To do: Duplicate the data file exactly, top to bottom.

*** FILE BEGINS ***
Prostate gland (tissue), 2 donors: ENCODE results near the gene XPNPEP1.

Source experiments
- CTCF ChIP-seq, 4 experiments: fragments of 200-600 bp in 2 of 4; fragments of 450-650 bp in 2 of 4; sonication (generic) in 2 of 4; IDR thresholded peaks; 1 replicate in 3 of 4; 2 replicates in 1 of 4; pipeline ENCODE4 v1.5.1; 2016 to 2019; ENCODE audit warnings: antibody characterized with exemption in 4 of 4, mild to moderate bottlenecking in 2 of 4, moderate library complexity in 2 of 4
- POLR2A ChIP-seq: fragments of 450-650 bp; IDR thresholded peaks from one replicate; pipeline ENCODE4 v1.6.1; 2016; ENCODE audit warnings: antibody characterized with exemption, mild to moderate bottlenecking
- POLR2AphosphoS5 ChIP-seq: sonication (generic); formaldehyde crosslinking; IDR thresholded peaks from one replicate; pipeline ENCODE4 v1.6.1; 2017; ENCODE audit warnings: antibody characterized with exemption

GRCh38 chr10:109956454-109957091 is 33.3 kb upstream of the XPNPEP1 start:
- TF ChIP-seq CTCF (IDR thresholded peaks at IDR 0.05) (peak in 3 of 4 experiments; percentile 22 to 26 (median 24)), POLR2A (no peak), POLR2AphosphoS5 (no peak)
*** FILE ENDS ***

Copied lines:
Prostate gland (tissue), 2 donors: ENCODE results near the gene XPNPEP1.

Source experiments
- CTCF ChIP-seq, 4 experiments: fragments of 200-600 bp in 2 of 4; fragments of 450-650 bp in 2 of 4; sonication (generic) in 2 of 4; IDR thresholded peaks; 1 replicate in 3 of 4; 2 replicates in 1 of 4; pipeline ENCODE4 v1.5.1; 2016 to 2019; ENCODE audit warnings: antibody characterized with exemption in 4 of 4, mild to moderate bottlenecking in 2 of 4, moderate library complexity in 2 of 4
- POLR2A ChIP-seq: fragments of 450-650 bp; IDR thresholded peaks from one replicate; pipeline ENCODE4 v1.6.1; 2016; ENCODE audit warnings: antibody characterized with exemption, mild to moderate bottlenecking
- POLR2AphosphoS5 ChIP-seq: sonication (generic); formaldehyde crosslinking; IDR thresholded peaks from one replicate; pipeline ENCODE4 v1.6.1; 2017; ENCODE audit warnings: antibody characterized with exemption

GRCh38 chr10:109956454-109957091 is 33.3 kb upstream of the XPNPEP1 start:
- TF ChIP-seq CTCF (IDR thresholded peaks at IDR 0.05) (peak in 3 of 4 experiments; percentile 22 to 26 (median 24)), POLR2A (no peak), POLR2AphosphoS5 (no peak)